When The Wrong Mans‘ office shit tub Sam Pinkett (Mat Baynton) trudges through light snow to work listening to Belle and Sebastian on his iPod he might very well reflect that his life is not worth living. Toiling as a cubicle drone for Berkshire County Council and hopelessly cuntstruck by his ex-girlfriend boss Lizzie (Sarah Solemani) few would mourn if this chump was put out of his misery. All of a sudden though his life changes forever. A BMW hurtles past in the snow, flips and tumbles like a roided East German gymnast. At last Sam can be somebody – a hero. Trouble is, when he searches for the hero inside himself he draws a blank, has a panic attack and loses consciousness. At least he managed to call the police and ambulance before he sparked out. He comes around to be greeted by the emergency services. As the ambulance takes the driver away a phone left in the road rings. He answers it. The grunt on the line is anything but friendly “If you are not here by 5 o’clock we will kill your wife”. Those cold callers are just getting worse aren’t they?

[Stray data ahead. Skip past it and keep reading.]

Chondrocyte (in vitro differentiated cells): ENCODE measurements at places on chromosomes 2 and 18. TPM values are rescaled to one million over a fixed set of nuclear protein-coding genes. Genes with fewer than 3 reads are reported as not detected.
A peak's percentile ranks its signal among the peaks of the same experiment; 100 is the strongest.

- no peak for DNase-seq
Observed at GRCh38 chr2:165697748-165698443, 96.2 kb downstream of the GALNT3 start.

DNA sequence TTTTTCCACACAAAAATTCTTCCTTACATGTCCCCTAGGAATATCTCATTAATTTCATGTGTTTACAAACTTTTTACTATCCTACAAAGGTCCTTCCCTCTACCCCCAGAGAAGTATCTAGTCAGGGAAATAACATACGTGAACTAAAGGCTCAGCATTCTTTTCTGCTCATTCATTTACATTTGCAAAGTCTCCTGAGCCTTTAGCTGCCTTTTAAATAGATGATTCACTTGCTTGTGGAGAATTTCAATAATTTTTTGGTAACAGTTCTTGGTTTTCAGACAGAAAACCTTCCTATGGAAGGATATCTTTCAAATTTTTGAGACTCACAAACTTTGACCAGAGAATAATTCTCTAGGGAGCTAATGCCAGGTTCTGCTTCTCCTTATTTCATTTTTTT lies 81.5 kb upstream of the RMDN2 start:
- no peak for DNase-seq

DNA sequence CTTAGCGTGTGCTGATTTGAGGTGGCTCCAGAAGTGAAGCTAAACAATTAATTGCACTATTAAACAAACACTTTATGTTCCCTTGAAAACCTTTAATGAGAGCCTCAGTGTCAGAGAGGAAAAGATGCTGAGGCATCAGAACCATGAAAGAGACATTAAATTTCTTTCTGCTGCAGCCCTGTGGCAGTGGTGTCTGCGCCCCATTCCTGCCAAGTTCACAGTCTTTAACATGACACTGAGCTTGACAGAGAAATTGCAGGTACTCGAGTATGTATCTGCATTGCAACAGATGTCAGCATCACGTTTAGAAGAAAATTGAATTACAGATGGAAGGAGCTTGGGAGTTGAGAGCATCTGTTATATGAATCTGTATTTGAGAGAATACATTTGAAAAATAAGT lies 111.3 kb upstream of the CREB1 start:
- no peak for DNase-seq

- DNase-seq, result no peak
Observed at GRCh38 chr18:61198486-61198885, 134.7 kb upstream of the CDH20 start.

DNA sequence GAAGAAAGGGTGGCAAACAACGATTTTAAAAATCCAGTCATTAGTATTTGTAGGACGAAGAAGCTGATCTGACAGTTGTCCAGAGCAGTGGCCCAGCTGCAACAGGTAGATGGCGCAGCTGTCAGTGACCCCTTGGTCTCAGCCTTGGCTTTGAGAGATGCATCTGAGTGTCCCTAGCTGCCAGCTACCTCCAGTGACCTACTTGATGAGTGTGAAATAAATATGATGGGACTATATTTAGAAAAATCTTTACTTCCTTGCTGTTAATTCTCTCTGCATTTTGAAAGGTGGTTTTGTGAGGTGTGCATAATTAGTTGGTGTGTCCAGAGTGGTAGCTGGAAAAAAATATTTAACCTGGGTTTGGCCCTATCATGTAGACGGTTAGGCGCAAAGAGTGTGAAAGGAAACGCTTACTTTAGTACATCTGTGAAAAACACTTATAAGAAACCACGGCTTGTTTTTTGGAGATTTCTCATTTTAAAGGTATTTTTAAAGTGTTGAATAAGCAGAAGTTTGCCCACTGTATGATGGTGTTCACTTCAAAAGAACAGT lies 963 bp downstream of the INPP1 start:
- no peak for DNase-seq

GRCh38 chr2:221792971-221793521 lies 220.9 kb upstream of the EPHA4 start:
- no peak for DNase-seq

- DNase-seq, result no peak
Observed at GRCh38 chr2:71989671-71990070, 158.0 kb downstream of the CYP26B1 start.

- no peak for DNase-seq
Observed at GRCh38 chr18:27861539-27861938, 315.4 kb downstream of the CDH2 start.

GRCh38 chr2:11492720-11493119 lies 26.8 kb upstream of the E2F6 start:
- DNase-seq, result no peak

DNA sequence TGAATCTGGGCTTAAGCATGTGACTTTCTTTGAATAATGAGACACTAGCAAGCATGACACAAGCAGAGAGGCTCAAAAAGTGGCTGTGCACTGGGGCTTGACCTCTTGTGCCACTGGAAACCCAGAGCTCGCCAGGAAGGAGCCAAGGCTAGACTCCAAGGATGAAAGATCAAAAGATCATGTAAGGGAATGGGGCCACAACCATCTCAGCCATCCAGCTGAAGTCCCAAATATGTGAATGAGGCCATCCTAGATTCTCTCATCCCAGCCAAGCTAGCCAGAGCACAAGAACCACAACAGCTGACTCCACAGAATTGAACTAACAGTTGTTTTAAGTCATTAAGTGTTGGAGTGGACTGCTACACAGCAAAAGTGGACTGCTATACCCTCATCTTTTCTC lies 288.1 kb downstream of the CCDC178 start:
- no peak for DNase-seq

So maybe now Sam can be a hero? Get the address, knockout the kidnapper, get the girl, ride off into the sunset? Hardly. He doesn’t particularly want to know who kidnapped the wife. It takes all his courage to play the phone message the kidnapper leaves in the work toilets. Co-worker Phil Bourne (James Corden) overhears and is thrilled. The enthusiastically inept schlub wants in on the adventure to take away the pain of rejection caused by his resemblance to Smithy from Gavin and Stacey.
The rise of Lames Cordung has long been a conundrum Aerial Telly feels ill-equipped to solve. He doesn’t exactly ruin this but he doesn’t exactly help. The writing is above average and Baynton is fine but Cordung is Cordung and if that’s a problem for you then it’s not going away because neither is he. When he’s on screen it’s like a breakfast radio host following you around all day commentating on everything that happens. If you’re good with that: awesome. I don’t get it.
The verdict: Good enough when it’s not being a Comic Relief sketch.
Marks out of 10: 7